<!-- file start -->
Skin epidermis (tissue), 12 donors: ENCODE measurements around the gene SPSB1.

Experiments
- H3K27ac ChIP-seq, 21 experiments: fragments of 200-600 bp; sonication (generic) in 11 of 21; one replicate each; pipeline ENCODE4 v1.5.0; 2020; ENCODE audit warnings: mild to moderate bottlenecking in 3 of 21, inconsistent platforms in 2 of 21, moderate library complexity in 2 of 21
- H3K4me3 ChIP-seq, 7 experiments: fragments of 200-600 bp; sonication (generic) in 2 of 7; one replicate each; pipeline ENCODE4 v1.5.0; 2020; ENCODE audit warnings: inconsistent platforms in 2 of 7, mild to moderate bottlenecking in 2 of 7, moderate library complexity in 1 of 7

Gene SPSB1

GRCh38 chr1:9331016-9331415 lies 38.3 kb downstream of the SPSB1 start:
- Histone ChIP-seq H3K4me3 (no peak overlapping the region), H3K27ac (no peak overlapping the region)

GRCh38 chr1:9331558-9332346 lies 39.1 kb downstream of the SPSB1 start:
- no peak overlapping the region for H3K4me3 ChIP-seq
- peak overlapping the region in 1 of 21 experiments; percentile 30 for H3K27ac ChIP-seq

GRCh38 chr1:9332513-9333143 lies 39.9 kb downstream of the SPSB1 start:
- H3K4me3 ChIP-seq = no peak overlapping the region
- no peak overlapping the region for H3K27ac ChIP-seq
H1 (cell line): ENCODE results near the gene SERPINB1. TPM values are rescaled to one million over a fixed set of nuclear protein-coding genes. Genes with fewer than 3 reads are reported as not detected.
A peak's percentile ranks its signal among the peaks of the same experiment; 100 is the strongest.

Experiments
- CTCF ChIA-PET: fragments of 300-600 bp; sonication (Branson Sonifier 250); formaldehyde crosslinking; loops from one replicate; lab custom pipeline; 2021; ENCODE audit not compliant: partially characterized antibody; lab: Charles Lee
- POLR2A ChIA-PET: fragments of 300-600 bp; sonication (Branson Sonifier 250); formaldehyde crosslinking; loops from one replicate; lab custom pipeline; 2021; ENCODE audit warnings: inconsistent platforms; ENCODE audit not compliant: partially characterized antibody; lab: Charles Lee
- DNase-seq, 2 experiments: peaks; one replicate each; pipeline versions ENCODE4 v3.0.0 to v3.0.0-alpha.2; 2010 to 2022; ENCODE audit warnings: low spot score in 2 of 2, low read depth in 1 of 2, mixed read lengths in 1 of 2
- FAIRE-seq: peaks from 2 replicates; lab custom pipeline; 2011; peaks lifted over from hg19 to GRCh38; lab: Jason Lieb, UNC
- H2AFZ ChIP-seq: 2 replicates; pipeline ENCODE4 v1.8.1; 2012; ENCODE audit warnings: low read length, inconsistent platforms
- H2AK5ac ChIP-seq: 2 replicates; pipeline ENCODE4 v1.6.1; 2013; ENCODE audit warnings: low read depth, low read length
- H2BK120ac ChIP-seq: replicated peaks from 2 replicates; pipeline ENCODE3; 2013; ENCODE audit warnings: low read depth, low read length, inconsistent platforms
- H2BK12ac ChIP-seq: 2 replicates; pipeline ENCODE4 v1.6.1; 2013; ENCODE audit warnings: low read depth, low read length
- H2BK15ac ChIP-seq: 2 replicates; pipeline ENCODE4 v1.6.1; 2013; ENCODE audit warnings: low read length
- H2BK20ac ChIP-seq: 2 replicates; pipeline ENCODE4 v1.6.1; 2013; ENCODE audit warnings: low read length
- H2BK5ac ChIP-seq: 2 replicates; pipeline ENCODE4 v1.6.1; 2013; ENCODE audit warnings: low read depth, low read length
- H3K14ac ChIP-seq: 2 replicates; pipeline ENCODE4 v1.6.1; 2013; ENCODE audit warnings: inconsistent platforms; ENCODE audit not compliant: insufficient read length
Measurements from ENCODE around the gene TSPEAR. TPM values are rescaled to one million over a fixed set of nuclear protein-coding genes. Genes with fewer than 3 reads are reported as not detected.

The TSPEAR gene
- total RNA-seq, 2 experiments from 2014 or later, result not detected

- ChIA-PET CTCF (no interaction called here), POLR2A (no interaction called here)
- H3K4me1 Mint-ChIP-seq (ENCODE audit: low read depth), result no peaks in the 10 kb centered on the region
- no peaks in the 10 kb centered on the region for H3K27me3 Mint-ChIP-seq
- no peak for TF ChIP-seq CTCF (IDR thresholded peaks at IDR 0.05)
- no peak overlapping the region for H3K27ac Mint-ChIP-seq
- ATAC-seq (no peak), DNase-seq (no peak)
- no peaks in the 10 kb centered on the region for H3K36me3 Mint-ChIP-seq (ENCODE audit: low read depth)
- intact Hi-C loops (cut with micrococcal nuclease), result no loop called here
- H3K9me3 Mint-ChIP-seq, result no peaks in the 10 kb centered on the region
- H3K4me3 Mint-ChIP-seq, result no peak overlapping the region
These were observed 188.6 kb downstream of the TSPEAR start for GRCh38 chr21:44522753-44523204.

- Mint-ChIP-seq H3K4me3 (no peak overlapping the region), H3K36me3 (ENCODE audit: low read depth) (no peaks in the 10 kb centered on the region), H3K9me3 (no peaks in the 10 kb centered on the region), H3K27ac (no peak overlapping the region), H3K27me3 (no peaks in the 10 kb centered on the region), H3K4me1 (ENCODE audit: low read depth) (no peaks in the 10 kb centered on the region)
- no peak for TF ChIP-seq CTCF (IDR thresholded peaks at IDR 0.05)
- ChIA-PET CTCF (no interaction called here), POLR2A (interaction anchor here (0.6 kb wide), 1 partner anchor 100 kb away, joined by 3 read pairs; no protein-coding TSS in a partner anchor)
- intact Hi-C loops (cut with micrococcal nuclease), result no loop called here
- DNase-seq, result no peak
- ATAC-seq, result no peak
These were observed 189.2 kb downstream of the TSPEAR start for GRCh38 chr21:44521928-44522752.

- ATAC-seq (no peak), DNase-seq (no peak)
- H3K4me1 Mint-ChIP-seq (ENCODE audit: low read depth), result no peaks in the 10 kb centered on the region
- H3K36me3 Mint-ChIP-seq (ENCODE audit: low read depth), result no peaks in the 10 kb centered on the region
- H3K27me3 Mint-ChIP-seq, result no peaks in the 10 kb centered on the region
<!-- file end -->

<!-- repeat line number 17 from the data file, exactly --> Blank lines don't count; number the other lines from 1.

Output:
- CTCF ChIA-PET: fragments of 300-600 bp; sonication (Branson Sonifier 250); formaldehyde crosslinking; loops from one replicate; lab custom pipeline; 2021; ENCODE audit not compliant: partially characterized antibody; lab: Charles Lee